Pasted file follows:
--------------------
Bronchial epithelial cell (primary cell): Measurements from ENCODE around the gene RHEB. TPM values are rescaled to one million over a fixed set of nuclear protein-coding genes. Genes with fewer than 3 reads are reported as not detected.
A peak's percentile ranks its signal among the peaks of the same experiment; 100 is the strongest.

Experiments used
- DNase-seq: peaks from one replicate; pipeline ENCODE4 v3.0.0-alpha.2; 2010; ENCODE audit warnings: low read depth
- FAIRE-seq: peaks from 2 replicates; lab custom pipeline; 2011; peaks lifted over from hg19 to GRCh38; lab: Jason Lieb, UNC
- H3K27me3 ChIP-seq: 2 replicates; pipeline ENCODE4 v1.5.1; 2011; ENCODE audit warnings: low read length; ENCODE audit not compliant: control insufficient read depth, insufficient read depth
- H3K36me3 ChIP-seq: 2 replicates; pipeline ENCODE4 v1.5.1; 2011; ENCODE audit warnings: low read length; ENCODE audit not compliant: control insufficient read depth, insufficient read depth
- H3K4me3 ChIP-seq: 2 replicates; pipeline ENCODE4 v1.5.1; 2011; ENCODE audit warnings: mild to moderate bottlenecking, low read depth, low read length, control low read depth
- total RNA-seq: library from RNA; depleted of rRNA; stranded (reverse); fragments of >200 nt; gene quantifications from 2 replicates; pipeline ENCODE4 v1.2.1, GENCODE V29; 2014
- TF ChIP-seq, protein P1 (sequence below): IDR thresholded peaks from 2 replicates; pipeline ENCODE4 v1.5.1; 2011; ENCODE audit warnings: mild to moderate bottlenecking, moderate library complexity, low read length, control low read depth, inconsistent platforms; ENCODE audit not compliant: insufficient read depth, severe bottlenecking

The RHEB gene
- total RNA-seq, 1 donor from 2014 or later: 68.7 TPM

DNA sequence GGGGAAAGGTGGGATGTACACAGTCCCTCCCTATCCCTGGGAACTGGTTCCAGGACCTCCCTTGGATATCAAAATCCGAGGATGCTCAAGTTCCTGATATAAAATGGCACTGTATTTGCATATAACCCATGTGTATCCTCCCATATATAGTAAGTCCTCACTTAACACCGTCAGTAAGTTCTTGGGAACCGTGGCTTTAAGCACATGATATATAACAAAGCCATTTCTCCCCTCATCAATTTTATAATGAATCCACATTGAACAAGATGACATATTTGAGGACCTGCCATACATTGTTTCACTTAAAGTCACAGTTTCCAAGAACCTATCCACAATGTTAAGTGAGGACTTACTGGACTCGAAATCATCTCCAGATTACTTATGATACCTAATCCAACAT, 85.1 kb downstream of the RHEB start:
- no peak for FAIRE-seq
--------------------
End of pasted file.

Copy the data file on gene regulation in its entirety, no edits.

Bronchial epithelial cell (primary cell): Measurements from ENCODE around the gene RHEB. TPM values are rescaled to one million over a fixed set of nuclear protein-coding genes. Genes with fewer than 3 reads are reported as not detected.
A peak's percentile ranks its signal among the peaks of the same experiment; 100 is the strongest.

Experiments used
- DNase-seq: peaks from one replicate; pipeline ENCODE4 v3.0.0-alpha.2; 2010; ENCODE audit warnings: low read depth
- FAIRE-seq: peaks from 2 replicates; lab custom pipeline; 2011; peaks lifted over from hg19 to GRCh38; lab: Jason Lieb, UNC
- H3K27me3 ChIP-seq: 2 replicates; pipeline ENCODE4 v1.5.1; 2011; ENCODE audit warnings: low read length; ENCODE audit not compliant: control insufficient read depth, insufficient read depth
- H3K36me3 ChIP-seq: 2 replicates; pipeline ENCODE4 v1.5.1; 2011; ENCODE audit warnings: low read length; ENCODE audit not compliant: control insufficient read depth, insufficient read depth
- H3K4me3 ChIP-seq: 2 replicates; pipeline ENCODE4 v1.5.1; 2011; ENCODE audit warnings: mild to moderate bottlenecking, low read depth, low read length, control low read depth
- total RNA-seq: library from RNA; depleted of rRNA; stranded (reverse); fragments of >200 nt; gene quantifications from 2 replicates; pipeline ENCODE4 v1.2.1, GENCODE V29; 2014
- TF ChIP-seq, protein P1 (sequence below): IDR thresholded peaks from 2 replicates; pipeline ENCODE4 v1.5.1; 2011; ENCODE audit warnings: mild to moderate bottlenecking, moderate library complexity, low read length, control low read depth, inconsistent platforms; ENCODE audit not compliant: insufficient read depth, severe bottlenecking

The RHEB gene
- total RNA-seq, 1 donor from 2014 or later: 68.7 TPM

DNA sequence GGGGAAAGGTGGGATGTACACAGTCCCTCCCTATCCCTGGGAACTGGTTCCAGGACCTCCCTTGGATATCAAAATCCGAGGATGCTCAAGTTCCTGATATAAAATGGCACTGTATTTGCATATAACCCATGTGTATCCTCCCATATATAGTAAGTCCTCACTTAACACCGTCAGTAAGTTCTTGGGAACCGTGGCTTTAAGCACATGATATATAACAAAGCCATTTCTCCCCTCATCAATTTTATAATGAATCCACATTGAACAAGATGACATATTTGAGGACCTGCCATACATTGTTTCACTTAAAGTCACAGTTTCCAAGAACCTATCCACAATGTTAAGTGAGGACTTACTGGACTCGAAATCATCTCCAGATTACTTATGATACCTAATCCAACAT, 85.1 kb downstream of the RHEB start:
- no peak for FAIRE-seq